The study found that 92 percent of dissections were successfully resolved with the use of the Tack Endovascular System. At 12 months, results included improved vessel patency (79% Kaplan-Meier), and freedom from clinically driven reintervention was 86% (Kaplan-Meier). The TOBA II study also demonstrated the Tack implants to be stable and durable, with zero implant fractures, 99.9% freedom from migration, and a 0.5% bailout stent rate. Compared to predicate data from prior balloon angioplasty, these results represented an improvement in one-year outcomes.

“The TOBA II study is unique in that it is the first large-scale pivotal evaluation in peripheral arterial vessels that are 100% dissected following initial angioplasty and treated with a precisely targeted implant,” said Dr. Gray, who also serves as a clinical professor of the Lankenau Institute for Medical Research, the research division of Main Line Health. “This study introduces a new therapeutic paradigm, demonstrating that we can repair dissected arteries, leaving minimal metal behind to preserve future treatment options for our patients, and producing excellent 12-month outcomes.”

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Email message changes being implemented across the System

By John Abella, System director, Information Security and Enterprise Architecture

 As part of our continuous assessment and improvement of Information Security at Main Line Health, we’re implementing changes to how we label email messages that originate from outside of MLHS.

Currently, any message that originates from outside of our network has the subject modified to say [EXTERNAL], as well as a banner warning across the first line of the message. This week we’re adding a new subject message that will show up as [PARTNER].

Messages labeled as [PARTNER] are from a very small number of business partners that have regular email exchanges with MLHS employees, including vendors like Independence Blue Cross, Vanguard, Taleo, and others. The initial set of approved business partners has been vetted by Senior Management as well as our Information Security team.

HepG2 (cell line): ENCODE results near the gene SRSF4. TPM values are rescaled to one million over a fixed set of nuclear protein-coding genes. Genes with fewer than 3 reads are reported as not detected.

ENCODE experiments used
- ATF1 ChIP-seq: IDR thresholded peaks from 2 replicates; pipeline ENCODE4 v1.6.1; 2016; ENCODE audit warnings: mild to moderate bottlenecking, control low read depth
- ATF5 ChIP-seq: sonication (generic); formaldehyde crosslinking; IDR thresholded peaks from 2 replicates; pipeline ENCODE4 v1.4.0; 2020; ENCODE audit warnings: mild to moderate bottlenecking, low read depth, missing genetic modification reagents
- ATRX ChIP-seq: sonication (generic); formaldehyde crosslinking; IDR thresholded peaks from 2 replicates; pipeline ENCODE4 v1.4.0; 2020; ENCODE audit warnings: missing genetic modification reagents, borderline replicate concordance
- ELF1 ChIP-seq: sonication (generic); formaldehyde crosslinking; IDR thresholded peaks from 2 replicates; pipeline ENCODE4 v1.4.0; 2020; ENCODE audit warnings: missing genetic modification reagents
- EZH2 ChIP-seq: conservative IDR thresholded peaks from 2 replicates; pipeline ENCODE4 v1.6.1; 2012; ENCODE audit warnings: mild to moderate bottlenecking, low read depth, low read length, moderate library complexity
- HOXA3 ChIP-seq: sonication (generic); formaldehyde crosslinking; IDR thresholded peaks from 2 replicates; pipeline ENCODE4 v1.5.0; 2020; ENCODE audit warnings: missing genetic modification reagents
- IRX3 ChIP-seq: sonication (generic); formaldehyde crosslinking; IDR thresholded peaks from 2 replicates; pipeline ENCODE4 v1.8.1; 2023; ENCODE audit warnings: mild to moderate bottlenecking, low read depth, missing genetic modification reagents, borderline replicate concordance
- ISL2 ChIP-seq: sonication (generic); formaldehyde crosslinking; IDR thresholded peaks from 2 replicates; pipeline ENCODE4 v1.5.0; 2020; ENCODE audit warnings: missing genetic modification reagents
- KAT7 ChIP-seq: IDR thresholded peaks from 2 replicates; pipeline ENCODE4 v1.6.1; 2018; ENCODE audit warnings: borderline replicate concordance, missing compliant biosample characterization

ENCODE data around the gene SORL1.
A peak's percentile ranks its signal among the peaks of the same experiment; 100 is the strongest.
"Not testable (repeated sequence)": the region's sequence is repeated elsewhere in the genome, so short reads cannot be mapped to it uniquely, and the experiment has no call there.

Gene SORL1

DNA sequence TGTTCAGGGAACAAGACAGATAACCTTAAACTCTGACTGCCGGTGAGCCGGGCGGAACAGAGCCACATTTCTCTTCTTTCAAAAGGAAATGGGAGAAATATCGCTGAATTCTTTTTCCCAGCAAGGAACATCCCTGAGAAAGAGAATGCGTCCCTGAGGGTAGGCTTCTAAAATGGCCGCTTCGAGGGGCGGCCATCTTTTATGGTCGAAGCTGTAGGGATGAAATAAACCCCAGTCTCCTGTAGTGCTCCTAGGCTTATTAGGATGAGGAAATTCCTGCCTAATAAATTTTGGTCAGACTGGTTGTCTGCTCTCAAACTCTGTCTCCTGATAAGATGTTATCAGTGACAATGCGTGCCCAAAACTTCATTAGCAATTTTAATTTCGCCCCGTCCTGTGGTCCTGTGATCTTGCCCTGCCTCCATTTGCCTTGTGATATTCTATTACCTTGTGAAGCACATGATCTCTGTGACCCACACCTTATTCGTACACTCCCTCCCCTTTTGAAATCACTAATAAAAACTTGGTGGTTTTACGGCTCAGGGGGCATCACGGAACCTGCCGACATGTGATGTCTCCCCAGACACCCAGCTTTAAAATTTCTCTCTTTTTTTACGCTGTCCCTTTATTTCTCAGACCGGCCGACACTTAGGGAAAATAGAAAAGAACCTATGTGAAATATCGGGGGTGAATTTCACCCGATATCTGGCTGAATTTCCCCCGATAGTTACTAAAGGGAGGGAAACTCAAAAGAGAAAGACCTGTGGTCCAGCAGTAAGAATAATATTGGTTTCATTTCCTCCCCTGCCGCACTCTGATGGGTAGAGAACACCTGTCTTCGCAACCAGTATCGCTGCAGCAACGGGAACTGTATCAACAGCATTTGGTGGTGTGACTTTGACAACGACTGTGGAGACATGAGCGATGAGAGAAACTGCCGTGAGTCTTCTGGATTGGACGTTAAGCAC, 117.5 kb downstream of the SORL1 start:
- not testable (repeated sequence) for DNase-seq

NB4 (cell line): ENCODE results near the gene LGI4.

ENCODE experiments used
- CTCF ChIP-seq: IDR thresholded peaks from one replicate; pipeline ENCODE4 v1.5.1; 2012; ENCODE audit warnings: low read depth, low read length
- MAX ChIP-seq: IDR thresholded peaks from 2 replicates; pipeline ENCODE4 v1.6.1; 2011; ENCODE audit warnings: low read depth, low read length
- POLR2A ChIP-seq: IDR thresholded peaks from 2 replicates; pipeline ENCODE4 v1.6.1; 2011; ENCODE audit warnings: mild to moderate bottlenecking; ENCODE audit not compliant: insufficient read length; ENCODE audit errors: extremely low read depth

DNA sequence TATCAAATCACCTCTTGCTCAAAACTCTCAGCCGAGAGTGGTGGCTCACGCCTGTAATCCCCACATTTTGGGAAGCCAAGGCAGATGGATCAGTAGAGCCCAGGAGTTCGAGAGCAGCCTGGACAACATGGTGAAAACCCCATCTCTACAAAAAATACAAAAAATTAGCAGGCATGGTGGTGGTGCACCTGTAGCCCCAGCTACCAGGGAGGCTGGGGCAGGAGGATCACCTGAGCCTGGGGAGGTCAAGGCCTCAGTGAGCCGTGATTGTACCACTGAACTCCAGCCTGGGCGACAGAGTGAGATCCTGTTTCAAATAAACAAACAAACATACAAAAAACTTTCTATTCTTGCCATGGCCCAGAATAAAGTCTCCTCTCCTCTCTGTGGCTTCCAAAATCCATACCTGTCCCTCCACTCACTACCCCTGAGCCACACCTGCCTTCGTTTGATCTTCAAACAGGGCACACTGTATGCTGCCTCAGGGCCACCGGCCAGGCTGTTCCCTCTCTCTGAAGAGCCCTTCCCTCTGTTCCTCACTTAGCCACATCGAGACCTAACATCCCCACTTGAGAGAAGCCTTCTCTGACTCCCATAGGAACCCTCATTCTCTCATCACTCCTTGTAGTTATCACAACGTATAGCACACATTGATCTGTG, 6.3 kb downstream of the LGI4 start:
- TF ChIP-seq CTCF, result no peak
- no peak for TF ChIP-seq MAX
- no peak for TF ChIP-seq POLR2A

Messages labeled as [PARTNER] should still be examined carefully and any suspicious messages should be sent to the IT Service Desk ( for analysis.  Being tagged as [PARTNER] doesn’t guarantee a message is safe, just that it originated from a business partner that we generally trust.

Thank you for your continued support and engagement in keeping our organization safe and secure.


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Clinical Trial of the Week: Device study for patients with severe mitral valve regurgitation

By Donna Loyle, communications specialist, LIMR

The APOLLO clinical trial (#3809) is for patients who’ve been diagnosed with severe symptomatic mitral regurgitation and who’ve been told they need mitral valve replacement. This is a multi-center, global, prospective, interventional, pre-market trial with two subject groups randomized on a 1:1 basis to either the study device or to conventional mitral valve surgery.

One group of participants will have the Medtronic Intrepid™ transcatheter mitral valve replacement system (TMVR) implanted in their mitral valve, while the other group will undergo conventional surgical mitral valve replacement.

Additionally, patients who are unable to undergo surgical replacement may qualify for the TMVR procedure.

Subjects are seen at pre- and post-procedure, discharge, 30 days, six months, and annually through five years.

Patient must be deemed a candidate for bioprosthetic mitral valve replacement; must not have prohibitive mitral annular calcification or hemodynamic instability; and must not have left ventricular ejection fraction <25%.

If you have identified a patient who may benefit from this treatment, an evaluation can be performed by the Structural Heart Team at Lankenau Heart Institute. The principal investigator is Dr. Scott Goldman, and sub-investigators are Dr. William Gray and Dr. Sandra Abramson. More information is available at


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Sharpe-Strumia Research Foundation: January 16 application deadline for funding opportunities

Grants are available to support original research by health care professionals at Bryn Mawr Hospital and other Main Line Health hospitals.